In a new study, researchers Aner Sela and Jonah Berger ask “Why do people get mired in seemingly trivial decisions? Why do we agonize over what toothbrush to buy, struggle with what sandwich to pick, and labor over which shade of white to paint the kitchen?”
They contend that if a decision feels difficult we assume it is also important and consequently increase the time and energy we spend trying to reach the best decision. “For example,” they write, “instead of realizing that picking a toothbrush is a trivial decision, we confuse the array of options and excess of information with decision importance, which then leads our brain to conclude that this decision is worth more time and attention.”
Though they may not be as consequential, unimportant decisions are just as often plagued by incidental factors that make them difficult (e.g., trade-offs, disfluency, or information overload). Metacognitive inference can make unexpectedly difficult decisions seem more important, which, in turn, increases deliberation time. Ironically, this process is more likely to occur for unimportant decisions because people expect them to be easier. Although people may recognize that they are dwelling on a trivial issue, they nevertheless feel during the decision experience that it is important to get the decision right.
Taken together, these studies show not only that unexpected difficulty in decision making can lead people to spend more time but also that, like quicksand, the additional effort that people exert to resolve the situation can lead them to get caught up even further.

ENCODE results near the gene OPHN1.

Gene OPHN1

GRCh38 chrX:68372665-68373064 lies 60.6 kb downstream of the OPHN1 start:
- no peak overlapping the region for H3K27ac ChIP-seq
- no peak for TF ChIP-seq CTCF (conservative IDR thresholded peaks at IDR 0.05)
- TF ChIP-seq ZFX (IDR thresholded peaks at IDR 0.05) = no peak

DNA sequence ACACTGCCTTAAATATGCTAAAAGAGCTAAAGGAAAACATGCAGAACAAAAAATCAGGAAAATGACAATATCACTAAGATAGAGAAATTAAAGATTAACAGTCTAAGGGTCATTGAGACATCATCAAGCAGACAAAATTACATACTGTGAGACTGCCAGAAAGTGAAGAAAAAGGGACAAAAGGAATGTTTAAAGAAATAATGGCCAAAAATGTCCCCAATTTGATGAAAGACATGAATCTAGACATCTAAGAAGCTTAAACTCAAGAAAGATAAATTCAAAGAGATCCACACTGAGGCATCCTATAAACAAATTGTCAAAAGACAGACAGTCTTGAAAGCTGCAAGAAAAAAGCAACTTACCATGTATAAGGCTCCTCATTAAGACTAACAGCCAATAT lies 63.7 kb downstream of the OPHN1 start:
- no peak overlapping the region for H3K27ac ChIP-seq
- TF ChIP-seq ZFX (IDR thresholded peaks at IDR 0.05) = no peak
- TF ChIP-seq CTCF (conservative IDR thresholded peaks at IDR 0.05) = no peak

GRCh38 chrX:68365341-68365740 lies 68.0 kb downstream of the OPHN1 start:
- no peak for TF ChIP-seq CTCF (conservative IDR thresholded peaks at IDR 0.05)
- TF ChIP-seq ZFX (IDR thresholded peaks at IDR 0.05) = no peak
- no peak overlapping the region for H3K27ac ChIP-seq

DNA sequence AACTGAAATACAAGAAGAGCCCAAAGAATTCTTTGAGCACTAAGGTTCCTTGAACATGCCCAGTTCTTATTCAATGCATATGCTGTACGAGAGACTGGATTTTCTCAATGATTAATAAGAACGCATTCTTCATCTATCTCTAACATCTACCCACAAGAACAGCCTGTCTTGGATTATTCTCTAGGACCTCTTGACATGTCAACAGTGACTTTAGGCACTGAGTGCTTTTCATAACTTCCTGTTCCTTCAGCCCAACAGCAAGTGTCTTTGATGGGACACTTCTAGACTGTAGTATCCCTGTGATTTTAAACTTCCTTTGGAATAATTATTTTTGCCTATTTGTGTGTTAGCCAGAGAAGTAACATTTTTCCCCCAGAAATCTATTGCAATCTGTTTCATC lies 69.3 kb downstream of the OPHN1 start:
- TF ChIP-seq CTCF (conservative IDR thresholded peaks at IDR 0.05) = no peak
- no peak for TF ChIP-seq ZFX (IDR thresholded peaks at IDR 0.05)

How can you mitigate this frustrating phenomenon?
…one potential strategy may be to encourage adherence to decision rules. For example, before even considering the options, people might set out a specific amount of time they are willing to spend, based on the importance of the decision (e.g., “I will place my order in 5 minutes, no matter what”). Alternatively, people might consider delegating the choice to others. While these strategies may not be practical when deciding about consequential issues, for less consequential choices they might help reduce the tendency to fall into decision quicksand without compromising decision quality. Another approach might be to step back from the decision in an attempt to maintain a more global focus. While submerging oneself in the details of a decision is sometimes necessary, it may cause people to lose sight of the big picture. Consequently, taking brief breaks in the course of draining decisions might be useful. Even minor interruptions, short breaks, or momentary task switching can change information processing from a local, bottom-up focus to a top-down, goal-directed mode. This should help people to regain their perspective about what is important and what is not, allocate their time and processing resources accordingly, and move on with their decisions.